The Walking Dead 7×01 ‘The Day Will Come When You Won’t Be’: Right off a cliff

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How did we get here?

Seriously.  I’m wondering.  How did we get from what was certainly a promising beginning of Season 6 to a season premiere so unfathomably bad that I would give up on the series entirely if I didn’t have to write about it?  It’s remarkable.  The Walking Dead has always been a show of highs and lows, of quality that fluctuated rapidly, sometimes within the same episode.  But this episode is such an absurd low that it sets itself apart from anything the show has ever done before.  It’s The Walking Dead indulging all of its worst impulses, embracing its desire for torture and misery porn, and spitting in the face of viewers that actually want to watch a television show with decent storytelling, reverence to character, and emotional resonance.  And it’s even more insulting that The Walking Dead pretends to have those things, pretends to be quality drama when it has descended so ridiculously low, when it has willingly run itself off a cliff.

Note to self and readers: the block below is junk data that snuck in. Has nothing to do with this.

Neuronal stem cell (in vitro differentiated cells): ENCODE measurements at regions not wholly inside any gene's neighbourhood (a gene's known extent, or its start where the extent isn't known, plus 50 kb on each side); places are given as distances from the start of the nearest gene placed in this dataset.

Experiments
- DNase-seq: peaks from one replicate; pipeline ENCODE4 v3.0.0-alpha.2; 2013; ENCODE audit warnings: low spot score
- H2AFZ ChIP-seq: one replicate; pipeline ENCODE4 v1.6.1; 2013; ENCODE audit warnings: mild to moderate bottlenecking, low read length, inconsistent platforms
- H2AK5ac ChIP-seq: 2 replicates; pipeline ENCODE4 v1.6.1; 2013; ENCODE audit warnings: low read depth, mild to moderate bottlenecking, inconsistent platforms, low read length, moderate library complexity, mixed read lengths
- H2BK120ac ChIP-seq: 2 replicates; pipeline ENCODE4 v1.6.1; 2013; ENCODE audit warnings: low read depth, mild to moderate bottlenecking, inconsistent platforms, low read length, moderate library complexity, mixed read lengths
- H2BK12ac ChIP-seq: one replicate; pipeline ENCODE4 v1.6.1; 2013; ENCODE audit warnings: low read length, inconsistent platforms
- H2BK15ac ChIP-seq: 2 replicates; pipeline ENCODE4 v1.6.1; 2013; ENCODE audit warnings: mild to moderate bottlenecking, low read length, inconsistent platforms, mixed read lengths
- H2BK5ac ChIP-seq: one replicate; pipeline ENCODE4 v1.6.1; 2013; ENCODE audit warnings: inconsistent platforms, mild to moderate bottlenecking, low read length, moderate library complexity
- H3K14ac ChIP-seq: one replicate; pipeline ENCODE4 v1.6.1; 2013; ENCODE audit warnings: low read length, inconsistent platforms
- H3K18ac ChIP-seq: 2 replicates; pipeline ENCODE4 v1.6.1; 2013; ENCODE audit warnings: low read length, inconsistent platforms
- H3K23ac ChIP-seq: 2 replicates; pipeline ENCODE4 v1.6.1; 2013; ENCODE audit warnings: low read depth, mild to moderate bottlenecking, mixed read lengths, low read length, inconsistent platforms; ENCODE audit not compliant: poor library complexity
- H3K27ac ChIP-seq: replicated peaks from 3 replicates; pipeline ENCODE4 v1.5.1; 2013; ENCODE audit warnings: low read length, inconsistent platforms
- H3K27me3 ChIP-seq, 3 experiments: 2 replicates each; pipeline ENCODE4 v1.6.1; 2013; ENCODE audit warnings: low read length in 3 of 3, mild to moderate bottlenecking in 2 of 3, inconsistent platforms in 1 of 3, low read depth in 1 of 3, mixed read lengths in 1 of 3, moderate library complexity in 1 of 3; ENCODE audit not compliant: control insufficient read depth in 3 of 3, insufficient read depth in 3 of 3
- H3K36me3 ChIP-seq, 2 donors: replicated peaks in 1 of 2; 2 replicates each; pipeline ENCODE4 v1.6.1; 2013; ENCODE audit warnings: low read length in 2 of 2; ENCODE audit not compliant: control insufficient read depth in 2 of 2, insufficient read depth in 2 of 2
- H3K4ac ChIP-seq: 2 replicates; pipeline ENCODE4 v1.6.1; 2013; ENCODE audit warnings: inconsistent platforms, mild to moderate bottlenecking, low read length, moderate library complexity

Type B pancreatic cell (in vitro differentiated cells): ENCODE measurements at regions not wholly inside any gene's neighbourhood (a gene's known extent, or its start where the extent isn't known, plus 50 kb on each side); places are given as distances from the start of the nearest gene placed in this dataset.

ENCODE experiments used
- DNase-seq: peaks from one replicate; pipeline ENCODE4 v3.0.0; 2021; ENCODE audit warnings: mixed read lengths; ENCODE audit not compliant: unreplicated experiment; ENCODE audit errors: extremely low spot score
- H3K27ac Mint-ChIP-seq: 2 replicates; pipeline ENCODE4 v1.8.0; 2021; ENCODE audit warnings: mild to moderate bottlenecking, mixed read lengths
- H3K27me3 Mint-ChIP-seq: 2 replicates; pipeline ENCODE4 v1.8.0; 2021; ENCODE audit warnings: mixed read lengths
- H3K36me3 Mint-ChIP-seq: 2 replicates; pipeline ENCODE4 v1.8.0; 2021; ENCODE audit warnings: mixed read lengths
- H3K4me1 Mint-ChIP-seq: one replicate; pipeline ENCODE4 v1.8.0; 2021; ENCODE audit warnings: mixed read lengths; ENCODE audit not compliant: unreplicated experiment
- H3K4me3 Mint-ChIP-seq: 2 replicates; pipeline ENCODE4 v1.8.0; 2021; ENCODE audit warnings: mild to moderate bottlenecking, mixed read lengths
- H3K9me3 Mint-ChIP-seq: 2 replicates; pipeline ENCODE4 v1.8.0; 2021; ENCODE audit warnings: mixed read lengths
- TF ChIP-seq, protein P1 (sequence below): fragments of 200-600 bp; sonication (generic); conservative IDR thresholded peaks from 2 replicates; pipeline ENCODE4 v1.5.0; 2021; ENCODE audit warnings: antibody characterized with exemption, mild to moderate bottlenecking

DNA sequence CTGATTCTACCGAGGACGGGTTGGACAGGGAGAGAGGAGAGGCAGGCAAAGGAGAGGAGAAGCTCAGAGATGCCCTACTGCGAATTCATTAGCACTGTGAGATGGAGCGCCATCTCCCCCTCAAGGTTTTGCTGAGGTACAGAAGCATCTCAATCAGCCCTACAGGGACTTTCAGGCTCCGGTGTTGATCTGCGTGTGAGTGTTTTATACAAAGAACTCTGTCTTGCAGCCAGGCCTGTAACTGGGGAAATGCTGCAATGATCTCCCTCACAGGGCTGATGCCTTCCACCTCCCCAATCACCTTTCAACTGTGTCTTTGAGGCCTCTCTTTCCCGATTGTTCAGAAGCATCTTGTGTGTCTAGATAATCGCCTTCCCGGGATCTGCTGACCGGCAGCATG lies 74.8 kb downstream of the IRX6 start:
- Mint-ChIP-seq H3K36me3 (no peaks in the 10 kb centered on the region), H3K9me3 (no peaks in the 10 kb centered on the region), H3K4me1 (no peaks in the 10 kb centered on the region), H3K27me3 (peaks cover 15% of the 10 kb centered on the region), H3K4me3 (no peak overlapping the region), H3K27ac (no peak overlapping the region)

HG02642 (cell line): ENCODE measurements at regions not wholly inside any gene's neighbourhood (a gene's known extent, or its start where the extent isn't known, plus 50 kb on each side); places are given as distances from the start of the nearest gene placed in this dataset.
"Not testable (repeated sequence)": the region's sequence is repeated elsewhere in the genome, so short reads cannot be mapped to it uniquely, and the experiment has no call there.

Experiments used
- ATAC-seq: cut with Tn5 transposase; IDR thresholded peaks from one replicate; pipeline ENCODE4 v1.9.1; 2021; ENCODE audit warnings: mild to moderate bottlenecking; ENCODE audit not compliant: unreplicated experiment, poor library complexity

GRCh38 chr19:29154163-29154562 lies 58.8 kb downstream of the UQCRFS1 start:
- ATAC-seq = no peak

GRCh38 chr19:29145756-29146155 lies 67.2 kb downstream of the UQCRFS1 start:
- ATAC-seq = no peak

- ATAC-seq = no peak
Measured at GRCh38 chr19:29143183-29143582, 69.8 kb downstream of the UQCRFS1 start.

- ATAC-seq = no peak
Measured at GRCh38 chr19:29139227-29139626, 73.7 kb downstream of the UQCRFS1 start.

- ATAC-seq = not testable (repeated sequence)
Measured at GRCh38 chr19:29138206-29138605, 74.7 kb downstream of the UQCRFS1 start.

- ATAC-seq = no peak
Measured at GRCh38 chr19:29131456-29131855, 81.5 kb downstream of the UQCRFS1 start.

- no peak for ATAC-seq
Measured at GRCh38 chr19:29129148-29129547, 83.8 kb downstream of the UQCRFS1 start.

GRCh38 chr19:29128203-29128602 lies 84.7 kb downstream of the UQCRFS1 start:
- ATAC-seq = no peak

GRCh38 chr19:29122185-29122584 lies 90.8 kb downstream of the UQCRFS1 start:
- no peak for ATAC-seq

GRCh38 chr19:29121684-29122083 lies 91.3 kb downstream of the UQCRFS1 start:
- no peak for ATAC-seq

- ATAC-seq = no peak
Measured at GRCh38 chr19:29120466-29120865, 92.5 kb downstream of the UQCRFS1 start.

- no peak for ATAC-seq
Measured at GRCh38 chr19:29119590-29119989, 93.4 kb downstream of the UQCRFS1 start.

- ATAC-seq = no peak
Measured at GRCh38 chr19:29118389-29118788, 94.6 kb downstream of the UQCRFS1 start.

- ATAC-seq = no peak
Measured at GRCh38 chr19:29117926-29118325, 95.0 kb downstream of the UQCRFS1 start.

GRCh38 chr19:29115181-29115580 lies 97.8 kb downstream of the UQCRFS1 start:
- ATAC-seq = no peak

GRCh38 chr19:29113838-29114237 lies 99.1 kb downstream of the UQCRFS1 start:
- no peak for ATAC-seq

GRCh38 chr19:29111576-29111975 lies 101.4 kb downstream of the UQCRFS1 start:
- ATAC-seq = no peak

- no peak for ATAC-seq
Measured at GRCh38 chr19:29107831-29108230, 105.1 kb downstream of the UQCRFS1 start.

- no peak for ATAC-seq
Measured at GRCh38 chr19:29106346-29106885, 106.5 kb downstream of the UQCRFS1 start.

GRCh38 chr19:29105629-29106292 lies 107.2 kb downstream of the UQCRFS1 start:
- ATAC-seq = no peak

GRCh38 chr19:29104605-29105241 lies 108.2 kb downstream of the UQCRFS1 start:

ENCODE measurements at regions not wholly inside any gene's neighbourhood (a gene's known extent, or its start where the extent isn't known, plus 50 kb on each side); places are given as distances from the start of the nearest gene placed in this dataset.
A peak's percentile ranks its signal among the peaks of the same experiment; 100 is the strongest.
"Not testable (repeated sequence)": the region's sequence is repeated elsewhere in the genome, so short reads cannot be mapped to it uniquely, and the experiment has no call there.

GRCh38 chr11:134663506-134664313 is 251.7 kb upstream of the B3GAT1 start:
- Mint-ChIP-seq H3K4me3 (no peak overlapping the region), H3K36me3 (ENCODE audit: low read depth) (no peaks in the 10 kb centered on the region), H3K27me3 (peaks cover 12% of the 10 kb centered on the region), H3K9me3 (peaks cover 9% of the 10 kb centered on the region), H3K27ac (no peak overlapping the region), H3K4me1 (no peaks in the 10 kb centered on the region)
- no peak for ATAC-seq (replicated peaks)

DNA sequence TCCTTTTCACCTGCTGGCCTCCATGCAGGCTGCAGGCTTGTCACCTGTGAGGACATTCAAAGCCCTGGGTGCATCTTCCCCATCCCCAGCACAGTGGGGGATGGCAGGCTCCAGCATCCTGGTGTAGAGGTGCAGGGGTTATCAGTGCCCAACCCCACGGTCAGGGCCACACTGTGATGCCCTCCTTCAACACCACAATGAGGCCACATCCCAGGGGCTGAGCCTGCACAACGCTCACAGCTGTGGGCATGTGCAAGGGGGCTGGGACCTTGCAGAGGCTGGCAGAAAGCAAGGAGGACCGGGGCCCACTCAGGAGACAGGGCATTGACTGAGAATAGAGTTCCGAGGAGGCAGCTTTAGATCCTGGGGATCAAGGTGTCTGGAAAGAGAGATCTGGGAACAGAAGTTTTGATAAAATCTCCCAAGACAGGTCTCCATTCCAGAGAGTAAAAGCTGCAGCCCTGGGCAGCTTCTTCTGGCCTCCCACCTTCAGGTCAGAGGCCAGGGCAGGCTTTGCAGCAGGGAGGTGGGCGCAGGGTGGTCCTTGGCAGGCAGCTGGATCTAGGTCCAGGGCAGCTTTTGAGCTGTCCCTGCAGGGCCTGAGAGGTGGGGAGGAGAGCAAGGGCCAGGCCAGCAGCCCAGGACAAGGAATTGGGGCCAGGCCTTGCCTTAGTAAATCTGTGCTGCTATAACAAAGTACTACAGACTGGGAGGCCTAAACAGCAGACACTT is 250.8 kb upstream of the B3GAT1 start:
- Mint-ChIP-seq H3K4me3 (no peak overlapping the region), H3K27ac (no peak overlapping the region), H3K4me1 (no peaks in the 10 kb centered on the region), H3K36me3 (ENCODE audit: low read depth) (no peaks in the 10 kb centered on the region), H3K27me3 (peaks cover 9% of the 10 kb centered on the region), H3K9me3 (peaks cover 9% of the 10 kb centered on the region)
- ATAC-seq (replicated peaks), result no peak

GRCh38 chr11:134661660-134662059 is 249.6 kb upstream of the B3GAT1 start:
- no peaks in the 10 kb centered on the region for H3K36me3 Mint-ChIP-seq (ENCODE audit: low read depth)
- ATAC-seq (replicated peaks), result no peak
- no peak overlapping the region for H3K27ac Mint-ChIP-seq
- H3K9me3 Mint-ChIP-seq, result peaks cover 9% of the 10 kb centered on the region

Source: AMC

Source: AMC

The Walking Dead could have course corrected, or at least tried.  It had dug itself into a pretty deep hole at the end of last season, ending on a criminally stupid and manipulative cliffhanger that was designed to make us come back to watch Season 7, not to push forth any solid plotting or character development.  The ad campaign for this season has also been absurd and, frankly, a little revolting, trying to hype us up to watch a character get his head caved in with a baseball bat.  The advertisements for this season are basically asserting that we want to watch this torture happen, and while that may be true of some viewers, it feels insulting that the show’s staff would think that its audience is a horde of bloodthirsty simpletons.  So I had a bad feeling that this premiere would double down on the awful Season 6 finale, and boy, did it.

Source: AMC

Source: AMC